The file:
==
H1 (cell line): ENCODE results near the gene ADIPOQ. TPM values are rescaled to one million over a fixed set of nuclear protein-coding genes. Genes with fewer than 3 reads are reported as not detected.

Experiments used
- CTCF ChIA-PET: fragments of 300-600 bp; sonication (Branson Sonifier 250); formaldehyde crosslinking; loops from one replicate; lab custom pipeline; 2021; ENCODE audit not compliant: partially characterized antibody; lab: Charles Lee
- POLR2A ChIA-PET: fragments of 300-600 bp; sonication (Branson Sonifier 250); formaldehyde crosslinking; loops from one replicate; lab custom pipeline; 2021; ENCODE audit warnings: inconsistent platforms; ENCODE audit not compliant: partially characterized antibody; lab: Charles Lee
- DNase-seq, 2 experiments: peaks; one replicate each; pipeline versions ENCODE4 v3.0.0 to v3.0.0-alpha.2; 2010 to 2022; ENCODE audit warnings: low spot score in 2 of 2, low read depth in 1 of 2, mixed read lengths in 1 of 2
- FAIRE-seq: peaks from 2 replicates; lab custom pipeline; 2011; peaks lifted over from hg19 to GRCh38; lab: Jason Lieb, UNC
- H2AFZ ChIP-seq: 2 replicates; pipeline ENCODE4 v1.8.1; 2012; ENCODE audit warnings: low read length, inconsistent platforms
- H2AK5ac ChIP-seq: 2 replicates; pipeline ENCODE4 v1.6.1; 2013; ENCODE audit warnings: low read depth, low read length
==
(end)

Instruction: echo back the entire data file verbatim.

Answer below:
H1 (cell line): ENCODE results near the gene ADIPOQ. TPM values are rescaled to one million over a fixed set of nuclear protein-coding genes. Genes with fewer than 3 reads are reported as not detected.

Experiments used
- CTCF ChIA-PET: fragments of 300-600 bp; sonication (Branson Sonifier 250); formaldehyde crosslinking; loops from one replicate; lab custom pipeline; 2021; ENCODE audit not compliant: partially characterized antibody; lab: Charles Lee
- POLR2A ChIA-PET: fragments of 300-600 bp; sonication (Branson Sonifier 250); formaldehyde crosslinking; loops from one replicate; lab custom pipeline; 2021; ENCODE audit warnings: inconsistent platforms; ENCODE audit not compliant: partially characterized antibody; lab: Charles Lee
- DNase-seq, 2 experiments: peaks; one replicate each; pipeline versions ENCODE4 v3.0.0 to v3.0.0-alpha.2; 2010 to 2022; ENCODE audit warnings: low spot score in 2 of 2, low read depth in 1 of 2, mixed read lengths in 1 of 2
- FAIRE-seq: peaks from 2 replicates; lab custom pipeline; 2011; peaks lifted over from hg19 to GRCh38; lab: Jason Lieb, UNC
- H2AFZ ChIP-seq: 2 replicates; pipeline ENCODE4 v1.8.1; 2012; ENCODE audit warnings: low read length, inconsistent platforms
- H2AK5ac ChIP-seq: 2 replicates; pipeline ENCODE4 v1.6.1; 2013; ENCODE audit warnings: low read depth, low read length